Internet Shakespeare Editions

Author: William Shakespeare
Editor: Donald Bailey
Peer Reviewed

Othello (Quarto 1, 1622)

The Tragedy of Othello

shall grow stronger then twas before.
1450Cas. You aduise me well.
Iag. I protest in the sincerity of loue and honest kindnesse.
Cas. I thinke it freely, and betimes in the morning, will I be-
seech the vertuous Desdemona, to vndertake for me; I am desperate
1455of my fortunes, if they checke me here.
Iag. You are in the right:
Good night Leiutenant, I must to the watch.
Cas. Good night honest Iago. Exit.
1460Iag. And what's he then, that sayes I play the villaine,
When this aduice is free I giue, and honest,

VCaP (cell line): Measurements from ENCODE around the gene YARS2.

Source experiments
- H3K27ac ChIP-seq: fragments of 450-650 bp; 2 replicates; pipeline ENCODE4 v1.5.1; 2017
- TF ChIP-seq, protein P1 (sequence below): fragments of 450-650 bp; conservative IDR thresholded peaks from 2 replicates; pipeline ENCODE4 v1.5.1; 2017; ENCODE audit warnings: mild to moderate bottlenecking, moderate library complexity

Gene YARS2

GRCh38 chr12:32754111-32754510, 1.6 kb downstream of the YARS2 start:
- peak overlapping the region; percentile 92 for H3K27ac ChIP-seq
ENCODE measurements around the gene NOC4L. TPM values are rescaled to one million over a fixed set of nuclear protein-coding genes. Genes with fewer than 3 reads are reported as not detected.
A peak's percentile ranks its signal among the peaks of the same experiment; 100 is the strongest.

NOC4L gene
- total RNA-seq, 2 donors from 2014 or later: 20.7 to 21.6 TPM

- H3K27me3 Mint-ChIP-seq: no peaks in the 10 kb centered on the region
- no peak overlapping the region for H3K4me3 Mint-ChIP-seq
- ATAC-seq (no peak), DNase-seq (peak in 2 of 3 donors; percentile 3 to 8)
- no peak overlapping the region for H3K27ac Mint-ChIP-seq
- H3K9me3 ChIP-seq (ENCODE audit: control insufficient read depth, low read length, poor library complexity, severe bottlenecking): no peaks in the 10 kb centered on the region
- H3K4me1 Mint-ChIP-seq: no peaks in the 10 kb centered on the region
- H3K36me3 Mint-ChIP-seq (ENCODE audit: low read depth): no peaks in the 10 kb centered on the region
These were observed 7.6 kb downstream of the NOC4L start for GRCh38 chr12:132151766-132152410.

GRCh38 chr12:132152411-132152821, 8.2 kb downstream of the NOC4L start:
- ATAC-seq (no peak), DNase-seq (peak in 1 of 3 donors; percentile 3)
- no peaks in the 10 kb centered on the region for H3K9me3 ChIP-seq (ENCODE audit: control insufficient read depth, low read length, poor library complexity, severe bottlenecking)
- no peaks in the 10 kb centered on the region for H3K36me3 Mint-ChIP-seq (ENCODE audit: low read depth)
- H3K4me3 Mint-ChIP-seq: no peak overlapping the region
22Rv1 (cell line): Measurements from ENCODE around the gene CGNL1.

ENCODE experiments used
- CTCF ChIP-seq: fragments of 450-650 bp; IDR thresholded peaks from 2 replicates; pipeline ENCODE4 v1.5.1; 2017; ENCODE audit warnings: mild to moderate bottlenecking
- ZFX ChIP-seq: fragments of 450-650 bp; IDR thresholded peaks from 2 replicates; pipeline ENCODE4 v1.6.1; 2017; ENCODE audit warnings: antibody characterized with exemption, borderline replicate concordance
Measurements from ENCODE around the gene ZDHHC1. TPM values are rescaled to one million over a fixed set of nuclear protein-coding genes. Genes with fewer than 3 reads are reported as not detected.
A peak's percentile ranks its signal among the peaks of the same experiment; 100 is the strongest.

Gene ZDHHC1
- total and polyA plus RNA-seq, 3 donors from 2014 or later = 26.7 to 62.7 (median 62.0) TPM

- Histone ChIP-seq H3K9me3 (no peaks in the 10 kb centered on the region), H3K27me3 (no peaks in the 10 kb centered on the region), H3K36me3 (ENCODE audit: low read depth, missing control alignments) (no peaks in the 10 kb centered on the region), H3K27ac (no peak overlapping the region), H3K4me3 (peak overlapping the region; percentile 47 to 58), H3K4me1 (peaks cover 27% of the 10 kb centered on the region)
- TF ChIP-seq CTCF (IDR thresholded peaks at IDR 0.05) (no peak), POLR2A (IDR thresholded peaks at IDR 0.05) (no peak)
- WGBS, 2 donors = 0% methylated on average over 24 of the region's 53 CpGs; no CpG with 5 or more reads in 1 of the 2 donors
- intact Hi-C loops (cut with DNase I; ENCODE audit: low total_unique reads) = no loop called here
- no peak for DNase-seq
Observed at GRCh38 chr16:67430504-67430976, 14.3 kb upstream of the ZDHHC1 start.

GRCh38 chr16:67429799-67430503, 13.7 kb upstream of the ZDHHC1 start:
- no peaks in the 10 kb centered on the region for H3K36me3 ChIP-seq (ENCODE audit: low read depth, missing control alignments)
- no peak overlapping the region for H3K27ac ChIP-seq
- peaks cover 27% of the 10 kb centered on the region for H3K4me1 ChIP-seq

Proball to thinking, and indeed the course,
To win the Moore agen? For tis most easie
The inclining Desdemona to subdue,
In any honest suite, she's fram'd as fruitfull,
As the free Elements: and then for her
To win the Moore. wer't to renounce his baptisme,
1470All seales and symbols of redeemed sin,
His soule is so infetter'd to her loue,
That she may make, vnmake, doe what she list,
Euen as her appetite shall play the god
With his weake function: how am I then a villaine?
1475To counsell Cassio to this parrallell course.
Directly to his good: diuinity of hell,
When diuells will their blackest sins put on,
They doe suggest at first with heauenly shewes,
As I doe now: for while this honest foole
1480Plyes Desdemona to repaire his fortunes,
And she for him, pleades strongly to the Moore:
I'le poure this pestilence into his eare,
That she repeales him for her bodyes lust;
And by how much she striues to doe him good,
1485She shall vndoe her credit with the Moore,
So will I turne her vertue into pitch,
And out of her owne goodnesse make the net
That shall enmesh em all: Enter Roderigo.
How now Roderigo?